The Prison Reform Trust’s Head of Policy and Communications, Mark Day, yesterday took part in a discussion on the BBC Two Victoria Derbyshire programme on the damaging legacy of the Indeterminate Sentence for Public Protection (IPP). 

Although the sentence was abolished in 2012, there are still 3,353 people in prison serving IPP as of 30 June 2017. Over four-fifths (85%) of people serving an IPP sentence are still in prison having passed their tariff expiry date—the minimum period they must spend in custody and considered necessary to serve as punishment for the offence. 552 people are still in prison despite being given a tariff of less than two years—nearly half of these (278 people) have served eight years or more beyond their original tariff. Despite recent efforts by the Parole Board and prison service to increase the rate of release of IPP prisoners, the Parole Board predicts that without legislative action by 2020 there will still be 2000 people in prison serving on IPP sentence.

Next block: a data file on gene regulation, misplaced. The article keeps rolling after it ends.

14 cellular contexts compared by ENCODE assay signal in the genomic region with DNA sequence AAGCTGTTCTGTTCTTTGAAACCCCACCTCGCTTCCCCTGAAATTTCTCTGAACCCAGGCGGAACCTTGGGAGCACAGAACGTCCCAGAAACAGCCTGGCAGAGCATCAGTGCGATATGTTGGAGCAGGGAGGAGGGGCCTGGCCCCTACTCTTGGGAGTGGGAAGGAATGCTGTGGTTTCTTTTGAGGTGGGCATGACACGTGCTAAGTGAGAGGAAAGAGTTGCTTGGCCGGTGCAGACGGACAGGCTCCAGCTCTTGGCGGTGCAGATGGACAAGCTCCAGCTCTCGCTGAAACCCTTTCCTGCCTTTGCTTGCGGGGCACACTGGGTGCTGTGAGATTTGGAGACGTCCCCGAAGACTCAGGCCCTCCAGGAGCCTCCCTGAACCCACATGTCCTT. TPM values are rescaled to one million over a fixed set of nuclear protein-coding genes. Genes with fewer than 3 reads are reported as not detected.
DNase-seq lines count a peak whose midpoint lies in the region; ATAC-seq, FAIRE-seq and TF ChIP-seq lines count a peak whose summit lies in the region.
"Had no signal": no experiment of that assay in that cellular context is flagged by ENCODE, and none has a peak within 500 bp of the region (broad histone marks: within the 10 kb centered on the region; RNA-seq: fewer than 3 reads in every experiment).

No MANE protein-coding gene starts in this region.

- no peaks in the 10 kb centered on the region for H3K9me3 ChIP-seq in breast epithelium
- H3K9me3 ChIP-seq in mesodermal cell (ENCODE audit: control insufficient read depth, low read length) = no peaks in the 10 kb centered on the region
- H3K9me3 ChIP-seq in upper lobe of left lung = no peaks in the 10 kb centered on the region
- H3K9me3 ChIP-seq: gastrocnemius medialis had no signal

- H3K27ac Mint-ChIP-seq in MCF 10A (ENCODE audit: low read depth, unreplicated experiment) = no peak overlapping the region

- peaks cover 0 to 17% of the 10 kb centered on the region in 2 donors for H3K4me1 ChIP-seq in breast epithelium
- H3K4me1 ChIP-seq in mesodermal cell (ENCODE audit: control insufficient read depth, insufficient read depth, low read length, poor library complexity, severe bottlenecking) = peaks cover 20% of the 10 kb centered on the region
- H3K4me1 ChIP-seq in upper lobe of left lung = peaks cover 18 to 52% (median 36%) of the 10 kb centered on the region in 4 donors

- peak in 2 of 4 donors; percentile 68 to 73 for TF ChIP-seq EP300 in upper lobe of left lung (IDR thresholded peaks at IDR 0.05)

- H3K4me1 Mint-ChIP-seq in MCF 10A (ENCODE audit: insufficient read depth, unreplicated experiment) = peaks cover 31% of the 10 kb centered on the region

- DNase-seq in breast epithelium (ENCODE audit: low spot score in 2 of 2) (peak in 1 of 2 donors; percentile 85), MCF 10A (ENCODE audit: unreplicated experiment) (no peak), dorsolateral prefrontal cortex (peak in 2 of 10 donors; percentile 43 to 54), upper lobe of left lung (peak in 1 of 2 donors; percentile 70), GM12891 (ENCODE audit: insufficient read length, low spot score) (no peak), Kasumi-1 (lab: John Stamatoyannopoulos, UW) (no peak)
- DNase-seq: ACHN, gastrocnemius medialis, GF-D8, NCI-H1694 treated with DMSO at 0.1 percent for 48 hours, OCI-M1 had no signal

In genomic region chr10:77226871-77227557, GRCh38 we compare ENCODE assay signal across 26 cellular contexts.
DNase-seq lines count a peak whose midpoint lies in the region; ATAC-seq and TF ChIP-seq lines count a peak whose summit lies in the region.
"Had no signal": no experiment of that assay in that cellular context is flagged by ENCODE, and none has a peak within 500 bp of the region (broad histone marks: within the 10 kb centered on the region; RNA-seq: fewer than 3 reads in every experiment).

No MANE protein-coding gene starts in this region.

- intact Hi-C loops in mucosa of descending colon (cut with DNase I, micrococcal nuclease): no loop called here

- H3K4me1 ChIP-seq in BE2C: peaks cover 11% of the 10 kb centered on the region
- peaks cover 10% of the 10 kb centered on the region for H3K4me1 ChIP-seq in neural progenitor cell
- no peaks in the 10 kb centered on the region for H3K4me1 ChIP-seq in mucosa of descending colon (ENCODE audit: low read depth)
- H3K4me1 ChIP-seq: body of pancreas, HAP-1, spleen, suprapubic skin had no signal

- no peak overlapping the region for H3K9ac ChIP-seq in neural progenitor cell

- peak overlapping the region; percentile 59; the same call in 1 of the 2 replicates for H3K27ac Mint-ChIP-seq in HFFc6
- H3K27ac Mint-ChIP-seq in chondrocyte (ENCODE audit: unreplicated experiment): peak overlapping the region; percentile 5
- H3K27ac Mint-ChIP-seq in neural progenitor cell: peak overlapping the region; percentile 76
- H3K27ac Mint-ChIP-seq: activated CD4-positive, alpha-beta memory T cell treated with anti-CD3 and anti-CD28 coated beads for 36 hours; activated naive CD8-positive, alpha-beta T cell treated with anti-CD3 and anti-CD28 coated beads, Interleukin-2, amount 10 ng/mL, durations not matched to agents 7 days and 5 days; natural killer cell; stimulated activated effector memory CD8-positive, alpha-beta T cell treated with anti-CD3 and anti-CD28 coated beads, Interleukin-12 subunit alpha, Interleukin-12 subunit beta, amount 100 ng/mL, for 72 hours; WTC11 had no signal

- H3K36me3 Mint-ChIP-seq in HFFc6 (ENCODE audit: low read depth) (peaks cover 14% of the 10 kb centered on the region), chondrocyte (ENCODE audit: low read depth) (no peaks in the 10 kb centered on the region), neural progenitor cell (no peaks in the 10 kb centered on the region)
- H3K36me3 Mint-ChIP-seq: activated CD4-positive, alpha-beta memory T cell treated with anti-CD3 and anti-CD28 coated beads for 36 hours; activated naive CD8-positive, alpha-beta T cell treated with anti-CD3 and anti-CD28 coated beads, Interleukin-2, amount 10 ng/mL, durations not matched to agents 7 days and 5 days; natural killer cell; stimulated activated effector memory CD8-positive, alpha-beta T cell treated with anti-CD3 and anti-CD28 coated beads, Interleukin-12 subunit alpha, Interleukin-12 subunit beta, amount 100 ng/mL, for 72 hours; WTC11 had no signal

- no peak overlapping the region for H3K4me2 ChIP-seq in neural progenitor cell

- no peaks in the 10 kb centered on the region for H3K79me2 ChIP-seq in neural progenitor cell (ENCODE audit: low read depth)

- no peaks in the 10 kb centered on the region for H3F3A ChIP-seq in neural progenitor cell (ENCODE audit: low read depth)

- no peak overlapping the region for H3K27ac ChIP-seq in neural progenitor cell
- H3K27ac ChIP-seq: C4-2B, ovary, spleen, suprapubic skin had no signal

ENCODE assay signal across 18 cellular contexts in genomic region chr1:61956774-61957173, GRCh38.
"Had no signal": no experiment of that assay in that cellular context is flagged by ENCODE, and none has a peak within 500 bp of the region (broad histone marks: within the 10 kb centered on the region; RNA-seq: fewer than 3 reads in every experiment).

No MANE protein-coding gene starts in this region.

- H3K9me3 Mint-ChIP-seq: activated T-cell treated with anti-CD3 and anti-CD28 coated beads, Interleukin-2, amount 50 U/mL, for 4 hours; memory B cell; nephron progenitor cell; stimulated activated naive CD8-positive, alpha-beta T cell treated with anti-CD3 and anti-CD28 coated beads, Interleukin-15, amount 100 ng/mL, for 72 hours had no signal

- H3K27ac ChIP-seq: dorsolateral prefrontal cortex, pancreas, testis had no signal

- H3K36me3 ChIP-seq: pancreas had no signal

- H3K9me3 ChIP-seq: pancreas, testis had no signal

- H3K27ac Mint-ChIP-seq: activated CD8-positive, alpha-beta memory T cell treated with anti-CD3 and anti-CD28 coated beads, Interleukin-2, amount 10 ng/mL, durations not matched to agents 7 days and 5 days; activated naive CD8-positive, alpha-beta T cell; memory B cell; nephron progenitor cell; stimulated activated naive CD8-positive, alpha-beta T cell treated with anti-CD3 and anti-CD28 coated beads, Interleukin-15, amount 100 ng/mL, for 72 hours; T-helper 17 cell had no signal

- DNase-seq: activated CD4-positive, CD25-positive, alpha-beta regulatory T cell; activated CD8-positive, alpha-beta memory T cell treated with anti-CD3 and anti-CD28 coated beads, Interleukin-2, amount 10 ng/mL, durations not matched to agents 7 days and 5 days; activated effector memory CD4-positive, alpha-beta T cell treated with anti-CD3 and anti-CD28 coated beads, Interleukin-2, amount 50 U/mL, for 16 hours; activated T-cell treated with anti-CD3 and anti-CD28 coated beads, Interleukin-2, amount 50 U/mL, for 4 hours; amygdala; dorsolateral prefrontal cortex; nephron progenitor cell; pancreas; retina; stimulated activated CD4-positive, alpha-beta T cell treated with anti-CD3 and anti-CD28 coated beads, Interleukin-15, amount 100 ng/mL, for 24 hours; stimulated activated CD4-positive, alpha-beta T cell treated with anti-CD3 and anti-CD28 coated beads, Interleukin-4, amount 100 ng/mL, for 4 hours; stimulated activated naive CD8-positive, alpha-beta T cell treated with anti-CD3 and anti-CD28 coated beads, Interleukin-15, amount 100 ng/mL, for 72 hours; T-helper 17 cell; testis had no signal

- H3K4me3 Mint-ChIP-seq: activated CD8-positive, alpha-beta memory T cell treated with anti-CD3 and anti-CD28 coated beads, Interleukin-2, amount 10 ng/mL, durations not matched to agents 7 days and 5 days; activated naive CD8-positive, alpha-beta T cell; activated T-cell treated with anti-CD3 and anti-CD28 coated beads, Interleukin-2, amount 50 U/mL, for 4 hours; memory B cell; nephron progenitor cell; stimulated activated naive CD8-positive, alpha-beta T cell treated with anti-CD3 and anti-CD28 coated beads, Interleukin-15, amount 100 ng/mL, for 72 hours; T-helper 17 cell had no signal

The BBC’s story, which was also covered by the BBC Radio 4 Today programme, considered the case of James Ward, who in 2006 was given an IPP sentence with a 10 month tariff, but who 11 years later remains in custody. Commenting on the Today programme, the Chair of the Parole Board Nick Hardwick urged the government to “get a grip” on the issue by bringing forward measures to expedite the release of the remaining post-tariff IPP prisoners.

You can watch the feature on the Victoria Derbyshire programme here [starts 16.10]